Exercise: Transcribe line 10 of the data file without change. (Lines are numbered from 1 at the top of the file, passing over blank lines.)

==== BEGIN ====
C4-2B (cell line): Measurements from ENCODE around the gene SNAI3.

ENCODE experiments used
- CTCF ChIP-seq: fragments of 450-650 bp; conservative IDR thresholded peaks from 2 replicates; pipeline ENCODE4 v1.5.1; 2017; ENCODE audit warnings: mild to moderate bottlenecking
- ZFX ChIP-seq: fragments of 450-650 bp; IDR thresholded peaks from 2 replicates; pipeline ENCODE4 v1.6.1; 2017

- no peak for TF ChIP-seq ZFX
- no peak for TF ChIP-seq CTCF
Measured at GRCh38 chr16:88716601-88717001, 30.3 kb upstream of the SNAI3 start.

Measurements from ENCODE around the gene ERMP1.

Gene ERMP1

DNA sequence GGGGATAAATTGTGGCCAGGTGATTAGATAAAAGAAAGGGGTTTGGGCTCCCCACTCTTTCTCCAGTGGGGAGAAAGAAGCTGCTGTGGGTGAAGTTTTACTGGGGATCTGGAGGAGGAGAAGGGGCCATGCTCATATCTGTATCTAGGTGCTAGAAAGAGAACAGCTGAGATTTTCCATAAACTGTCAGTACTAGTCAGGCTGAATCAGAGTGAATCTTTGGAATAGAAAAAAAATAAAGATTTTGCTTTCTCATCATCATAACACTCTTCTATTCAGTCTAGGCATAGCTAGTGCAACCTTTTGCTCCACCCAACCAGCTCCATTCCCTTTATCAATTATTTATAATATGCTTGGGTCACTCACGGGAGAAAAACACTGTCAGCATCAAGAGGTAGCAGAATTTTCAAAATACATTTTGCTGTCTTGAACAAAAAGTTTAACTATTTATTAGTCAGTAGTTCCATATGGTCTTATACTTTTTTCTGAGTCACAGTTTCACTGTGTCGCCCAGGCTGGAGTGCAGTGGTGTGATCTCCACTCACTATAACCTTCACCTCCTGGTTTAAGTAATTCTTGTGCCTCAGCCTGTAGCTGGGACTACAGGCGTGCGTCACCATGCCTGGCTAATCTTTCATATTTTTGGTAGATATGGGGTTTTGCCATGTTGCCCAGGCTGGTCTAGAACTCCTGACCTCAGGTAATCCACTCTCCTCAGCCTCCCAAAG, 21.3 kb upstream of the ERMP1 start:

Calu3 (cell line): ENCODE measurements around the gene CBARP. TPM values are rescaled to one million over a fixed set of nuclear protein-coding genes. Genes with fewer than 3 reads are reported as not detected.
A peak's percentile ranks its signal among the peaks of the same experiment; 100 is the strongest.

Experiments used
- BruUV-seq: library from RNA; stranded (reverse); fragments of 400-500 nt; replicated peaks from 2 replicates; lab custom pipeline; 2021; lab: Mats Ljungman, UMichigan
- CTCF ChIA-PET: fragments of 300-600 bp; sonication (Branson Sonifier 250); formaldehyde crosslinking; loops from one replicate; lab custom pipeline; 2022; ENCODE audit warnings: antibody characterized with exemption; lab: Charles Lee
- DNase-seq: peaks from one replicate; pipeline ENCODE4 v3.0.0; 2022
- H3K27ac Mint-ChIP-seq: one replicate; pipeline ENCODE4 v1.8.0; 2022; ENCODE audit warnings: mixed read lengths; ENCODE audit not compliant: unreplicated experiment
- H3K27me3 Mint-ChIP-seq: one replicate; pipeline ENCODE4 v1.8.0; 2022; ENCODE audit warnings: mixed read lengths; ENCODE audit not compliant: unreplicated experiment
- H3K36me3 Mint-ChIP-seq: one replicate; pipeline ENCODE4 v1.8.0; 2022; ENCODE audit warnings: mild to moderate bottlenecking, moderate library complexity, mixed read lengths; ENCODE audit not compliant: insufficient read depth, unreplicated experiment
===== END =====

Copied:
DNA sequence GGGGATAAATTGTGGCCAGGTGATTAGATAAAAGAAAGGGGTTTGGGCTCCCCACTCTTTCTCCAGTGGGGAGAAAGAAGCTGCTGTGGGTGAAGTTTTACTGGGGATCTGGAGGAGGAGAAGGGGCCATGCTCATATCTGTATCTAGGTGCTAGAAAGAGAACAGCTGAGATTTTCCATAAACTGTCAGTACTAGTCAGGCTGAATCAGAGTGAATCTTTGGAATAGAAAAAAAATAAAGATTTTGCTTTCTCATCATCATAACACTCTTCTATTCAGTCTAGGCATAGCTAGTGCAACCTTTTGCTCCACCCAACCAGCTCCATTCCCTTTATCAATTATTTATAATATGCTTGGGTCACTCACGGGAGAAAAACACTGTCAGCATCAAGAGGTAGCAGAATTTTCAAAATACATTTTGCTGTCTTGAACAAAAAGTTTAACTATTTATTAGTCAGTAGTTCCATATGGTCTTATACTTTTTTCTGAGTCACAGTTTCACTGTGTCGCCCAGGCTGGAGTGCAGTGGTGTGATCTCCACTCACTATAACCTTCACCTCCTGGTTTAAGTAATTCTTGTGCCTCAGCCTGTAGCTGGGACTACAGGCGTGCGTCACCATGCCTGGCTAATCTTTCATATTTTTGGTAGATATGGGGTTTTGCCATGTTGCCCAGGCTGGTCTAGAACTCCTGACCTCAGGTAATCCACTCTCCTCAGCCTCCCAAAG, 21.3 kb upstream of the ERMP1 start: